I’ve always envied Dickens’ earliest readers. The ones that discovered him back in the early 1830s when he was still writing journalism and sketches under the pseudonym of Boz. The ones who read The Pickwick Papers in a time when it was first being published in shilling instalments — not because it was written by some grand old man of literature but because it was fresh and funny and someone fashionable had recommended it to them.
Those hip metropolitans who would have been dropping the name of Charles Dickens — the sparkling young author who you simply must read — all over town and quoting his choicest bits to each other while their less literate friends listened on glumly because they weren’t getting any of the references to Sam Weller, Joe the Fat Boy or Dingley Dell. I’m talking about the long-time fans, the ones who were there at the the start and liked him even before he went all mainstream with The Old Curiosity Shop a few years later. Because, lets face it, if you didn’t know who Charles Dickens was back in 1836 then you probably weren’t someone worth talking to. You were, not to point too fine a point upon it, a bit tragic.
For these early readers — the first Dickensians we’ll call them — then the summer of love must have taken place between the February of 1837 through to the November of that same year. This was the magic period when Dickens, still only 25, was serialising his first two novels simultaneously as the final instalments of Pickwick overlapped with the opening chapters of Oliver Twist. These two novels could not be more starkly contrasted, the first being all lightness and comic fizz while the second is an angry, murderous melodrama, and they must have struck the first Dickensians as a stunning one-two punch.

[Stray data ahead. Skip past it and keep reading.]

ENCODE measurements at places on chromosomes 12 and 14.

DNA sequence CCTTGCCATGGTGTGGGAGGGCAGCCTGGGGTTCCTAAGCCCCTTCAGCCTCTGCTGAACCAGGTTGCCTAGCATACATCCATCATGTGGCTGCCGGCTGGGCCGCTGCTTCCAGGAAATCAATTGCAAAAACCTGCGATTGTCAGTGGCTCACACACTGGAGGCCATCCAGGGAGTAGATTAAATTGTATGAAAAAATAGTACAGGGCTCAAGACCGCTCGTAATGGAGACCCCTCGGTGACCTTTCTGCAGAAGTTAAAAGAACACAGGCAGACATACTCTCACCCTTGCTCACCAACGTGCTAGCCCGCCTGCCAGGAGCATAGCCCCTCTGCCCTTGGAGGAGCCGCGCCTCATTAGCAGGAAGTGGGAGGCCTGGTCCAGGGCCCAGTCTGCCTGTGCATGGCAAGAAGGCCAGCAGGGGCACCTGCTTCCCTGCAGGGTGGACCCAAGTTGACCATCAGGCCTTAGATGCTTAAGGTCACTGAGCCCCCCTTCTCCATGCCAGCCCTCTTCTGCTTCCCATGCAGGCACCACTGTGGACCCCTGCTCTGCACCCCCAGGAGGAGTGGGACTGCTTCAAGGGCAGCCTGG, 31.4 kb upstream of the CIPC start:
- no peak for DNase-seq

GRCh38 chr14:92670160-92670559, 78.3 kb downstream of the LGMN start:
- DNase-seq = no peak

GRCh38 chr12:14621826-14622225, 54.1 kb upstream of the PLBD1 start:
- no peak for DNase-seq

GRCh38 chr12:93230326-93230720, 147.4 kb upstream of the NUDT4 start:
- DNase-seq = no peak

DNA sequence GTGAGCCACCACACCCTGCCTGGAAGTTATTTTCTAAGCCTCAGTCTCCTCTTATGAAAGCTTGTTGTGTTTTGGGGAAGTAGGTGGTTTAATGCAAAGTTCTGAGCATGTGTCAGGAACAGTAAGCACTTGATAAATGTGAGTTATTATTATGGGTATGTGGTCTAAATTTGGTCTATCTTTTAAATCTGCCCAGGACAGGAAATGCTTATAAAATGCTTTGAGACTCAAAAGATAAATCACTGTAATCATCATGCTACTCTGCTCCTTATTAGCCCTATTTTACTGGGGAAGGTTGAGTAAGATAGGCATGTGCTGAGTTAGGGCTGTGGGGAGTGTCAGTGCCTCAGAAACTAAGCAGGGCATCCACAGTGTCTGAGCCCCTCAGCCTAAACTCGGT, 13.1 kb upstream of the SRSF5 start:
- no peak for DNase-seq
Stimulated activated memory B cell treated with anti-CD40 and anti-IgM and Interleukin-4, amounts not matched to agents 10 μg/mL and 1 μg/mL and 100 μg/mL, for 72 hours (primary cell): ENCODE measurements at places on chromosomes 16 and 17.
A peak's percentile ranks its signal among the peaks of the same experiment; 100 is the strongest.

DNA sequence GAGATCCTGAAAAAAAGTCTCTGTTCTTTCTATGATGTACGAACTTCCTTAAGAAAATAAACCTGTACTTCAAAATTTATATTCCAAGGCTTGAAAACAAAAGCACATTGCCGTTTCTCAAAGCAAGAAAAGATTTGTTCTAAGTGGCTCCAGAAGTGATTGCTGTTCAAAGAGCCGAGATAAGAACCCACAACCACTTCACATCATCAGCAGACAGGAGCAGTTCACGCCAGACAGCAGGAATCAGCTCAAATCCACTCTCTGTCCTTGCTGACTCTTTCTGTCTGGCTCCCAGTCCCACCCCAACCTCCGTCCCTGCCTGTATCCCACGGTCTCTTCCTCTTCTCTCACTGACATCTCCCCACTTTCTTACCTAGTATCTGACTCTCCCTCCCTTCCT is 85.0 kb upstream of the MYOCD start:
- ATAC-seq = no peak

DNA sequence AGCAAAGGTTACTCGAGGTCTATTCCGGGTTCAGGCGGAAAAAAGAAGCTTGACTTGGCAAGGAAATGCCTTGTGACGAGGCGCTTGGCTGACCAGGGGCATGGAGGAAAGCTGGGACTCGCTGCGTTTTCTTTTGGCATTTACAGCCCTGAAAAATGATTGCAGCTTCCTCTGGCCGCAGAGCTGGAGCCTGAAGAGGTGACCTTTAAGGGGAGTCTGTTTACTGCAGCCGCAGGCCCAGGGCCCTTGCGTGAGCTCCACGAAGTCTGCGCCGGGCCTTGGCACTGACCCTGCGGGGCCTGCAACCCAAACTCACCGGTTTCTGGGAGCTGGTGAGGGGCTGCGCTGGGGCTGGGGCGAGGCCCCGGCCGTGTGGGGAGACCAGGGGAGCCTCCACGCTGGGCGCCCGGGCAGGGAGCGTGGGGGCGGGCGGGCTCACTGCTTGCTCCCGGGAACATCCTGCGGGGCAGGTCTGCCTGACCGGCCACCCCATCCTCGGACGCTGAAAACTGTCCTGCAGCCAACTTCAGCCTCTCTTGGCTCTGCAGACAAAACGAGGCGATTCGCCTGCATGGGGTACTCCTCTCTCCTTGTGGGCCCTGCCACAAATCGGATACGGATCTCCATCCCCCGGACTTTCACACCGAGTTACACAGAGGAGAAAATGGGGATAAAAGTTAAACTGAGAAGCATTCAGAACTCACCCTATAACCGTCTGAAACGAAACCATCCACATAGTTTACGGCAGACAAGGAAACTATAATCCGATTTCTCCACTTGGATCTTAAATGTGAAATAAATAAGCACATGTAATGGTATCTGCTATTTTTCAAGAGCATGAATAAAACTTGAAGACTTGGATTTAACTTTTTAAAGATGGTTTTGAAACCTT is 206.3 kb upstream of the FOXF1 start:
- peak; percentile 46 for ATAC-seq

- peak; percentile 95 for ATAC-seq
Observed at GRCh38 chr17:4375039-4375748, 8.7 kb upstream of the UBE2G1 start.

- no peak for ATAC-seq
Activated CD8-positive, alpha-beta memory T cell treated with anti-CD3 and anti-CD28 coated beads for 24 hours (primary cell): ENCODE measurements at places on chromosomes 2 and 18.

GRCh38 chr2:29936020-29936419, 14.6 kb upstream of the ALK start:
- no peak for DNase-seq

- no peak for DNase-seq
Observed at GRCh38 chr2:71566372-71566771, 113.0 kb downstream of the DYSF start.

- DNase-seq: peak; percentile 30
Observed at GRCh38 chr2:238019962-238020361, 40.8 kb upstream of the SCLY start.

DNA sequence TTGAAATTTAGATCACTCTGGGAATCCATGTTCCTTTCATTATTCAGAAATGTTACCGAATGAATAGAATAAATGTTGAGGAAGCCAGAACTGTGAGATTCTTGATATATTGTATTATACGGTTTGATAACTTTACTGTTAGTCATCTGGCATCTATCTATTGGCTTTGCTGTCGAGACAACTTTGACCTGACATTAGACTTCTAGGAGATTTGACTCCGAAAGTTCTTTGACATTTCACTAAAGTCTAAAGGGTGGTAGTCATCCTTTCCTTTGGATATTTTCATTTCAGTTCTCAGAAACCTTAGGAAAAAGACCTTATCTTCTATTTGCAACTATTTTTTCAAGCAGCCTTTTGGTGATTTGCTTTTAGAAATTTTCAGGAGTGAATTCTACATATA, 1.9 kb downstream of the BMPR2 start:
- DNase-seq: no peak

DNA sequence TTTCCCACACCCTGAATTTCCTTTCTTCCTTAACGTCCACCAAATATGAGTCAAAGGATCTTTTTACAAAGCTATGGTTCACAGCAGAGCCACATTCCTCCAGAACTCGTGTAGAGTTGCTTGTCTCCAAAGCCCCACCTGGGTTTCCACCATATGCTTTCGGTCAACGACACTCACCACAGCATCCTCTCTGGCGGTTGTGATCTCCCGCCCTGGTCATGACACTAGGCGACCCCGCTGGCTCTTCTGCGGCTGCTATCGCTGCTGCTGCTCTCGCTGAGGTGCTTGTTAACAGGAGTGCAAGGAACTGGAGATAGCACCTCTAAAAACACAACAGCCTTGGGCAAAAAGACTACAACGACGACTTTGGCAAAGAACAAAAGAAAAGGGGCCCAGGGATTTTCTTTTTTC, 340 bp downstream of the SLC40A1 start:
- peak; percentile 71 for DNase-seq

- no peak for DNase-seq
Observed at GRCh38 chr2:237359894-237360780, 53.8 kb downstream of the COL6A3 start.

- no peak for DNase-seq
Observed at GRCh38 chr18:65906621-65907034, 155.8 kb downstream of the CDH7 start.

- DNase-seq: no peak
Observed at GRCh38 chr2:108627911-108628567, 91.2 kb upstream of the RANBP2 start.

One of the great pleasures of reading early Dickens is the wonderful show-offery on display: it’s as though the new author is even impressing himself with how talented and wide-ranging a storyteller he can be, and by what brilliant things he can make words do. Neither is a perfect book — Pickwick keeps spinning off down random narrative byways and Dickens is clearly making the plot of Twist up as he goes — but there is a joyous free-wheeling energy to both and this is something that fades a little in his subsequent work. Literary scholars may correctly identify later novels such as Bleak House and Great Expectations as more technically accomplished, important and mature but, as any first Dickensian will tell you, there is just something cool about the early stuff.
Which brings me to Jack Dawkins, or the Artful Dodger as the criminal community insist on calling him. For me, Dawkins is the very epitome of everything that is great about early Dickens. He makes his first appearance in chapter eight of Oliver Twist, right in the middle of that golden period, and in just a few short pages he steals the whole scene out from under Oliver’s virtuous nose. He is the very voice and swagger of a young urban London with his cockney slang and streetwise savvy and he is not someone I can imagine the author creating later in his career. Dickens went on to present his readership with an array of criminal grotesques and middle-class bounders but the Dodger represents something not commonly found elsewhere in the Dickens canon: attractive lower-class rebellion.
We aren’t invited to be disgusted by Dawkins in quite the same way that we are with Fagin and Noah Claypole; in fact there are aspects of his character that we even find ourselves drawn to. After all, what reader hasn’t fantasised about how they would fare if Dawkins was to take them out on a pickpocketing spree as he does with Oliver. About how artful we would prove ourselves to be, and whether or not Dodger would like us.